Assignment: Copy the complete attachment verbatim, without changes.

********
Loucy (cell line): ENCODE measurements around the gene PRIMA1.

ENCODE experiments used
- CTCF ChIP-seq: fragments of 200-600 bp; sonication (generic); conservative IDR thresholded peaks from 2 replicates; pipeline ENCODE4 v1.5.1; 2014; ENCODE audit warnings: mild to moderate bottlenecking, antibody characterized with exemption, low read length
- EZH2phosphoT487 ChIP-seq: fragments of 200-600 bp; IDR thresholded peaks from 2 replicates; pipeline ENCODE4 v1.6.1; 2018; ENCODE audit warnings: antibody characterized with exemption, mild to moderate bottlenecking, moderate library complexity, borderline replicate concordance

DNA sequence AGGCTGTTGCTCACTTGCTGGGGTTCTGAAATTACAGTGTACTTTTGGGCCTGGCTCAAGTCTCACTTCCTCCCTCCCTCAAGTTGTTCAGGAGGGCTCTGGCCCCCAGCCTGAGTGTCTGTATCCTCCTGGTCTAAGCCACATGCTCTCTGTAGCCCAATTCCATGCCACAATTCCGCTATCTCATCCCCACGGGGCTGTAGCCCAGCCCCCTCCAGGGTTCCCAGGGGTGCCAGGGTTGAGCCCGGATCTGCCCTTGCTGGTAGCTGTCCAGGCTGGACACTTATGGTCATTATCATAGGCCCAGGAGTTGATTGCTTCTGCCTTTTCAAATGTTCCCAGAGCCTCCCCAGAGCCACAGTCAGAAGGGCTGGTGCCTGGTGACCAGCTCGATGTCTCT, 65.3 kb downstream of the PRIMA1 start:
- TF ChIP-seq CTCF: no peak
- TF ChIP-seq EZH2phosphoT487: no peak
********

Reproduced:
Loucy (cell line): ENCODE measurements around the gene PRIMA1.

ENCODE experiments used
- CTCF ChIP-seq: fragments of 200-600 bp; sonication (generic); conservative IDR thresholded peaks from 2 replicates; pipeline ENCODE4 v1.5.1; 2014; ENCODE audit warnings: mild to moderate bottlenecking, antibody characterized with exemption, low read length
- EZH2phosphoT487 ChIP-seq: fragments of 200-600 bp; IDR thresholded peaks from 2 replicates; pipeline ENCODE4 v1.6.1; 2018; ENCODE audit warnings: antibody characterized with exemption, mild to moderate bottlenecking, moderate library complexity, borderline replicate concordance

DNA sequence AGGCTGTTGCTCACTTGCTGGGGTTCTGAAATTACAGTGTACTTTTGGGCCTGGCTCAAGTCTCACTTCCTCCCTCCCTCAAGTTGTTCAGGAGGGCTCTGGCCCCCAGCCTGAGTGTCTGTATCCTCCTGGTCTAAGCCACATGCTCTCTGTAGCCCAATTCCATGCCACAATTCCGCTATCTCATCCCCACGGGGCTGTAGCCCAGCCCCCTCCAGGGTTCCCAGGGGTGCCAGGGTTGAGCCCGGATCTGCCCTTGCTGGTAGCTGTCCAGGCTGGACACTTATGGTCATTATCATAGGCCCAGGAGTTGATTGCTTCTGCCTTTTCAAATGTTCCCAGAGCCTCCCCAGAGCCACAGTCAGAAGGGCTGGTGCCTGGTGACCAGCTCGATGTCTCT, 65.3 kb downstream of the PRIMA1 start:
- TF ChIP-seq CTCF: no peak
- TF ChIP-seq EZH2phosphoT487: no peak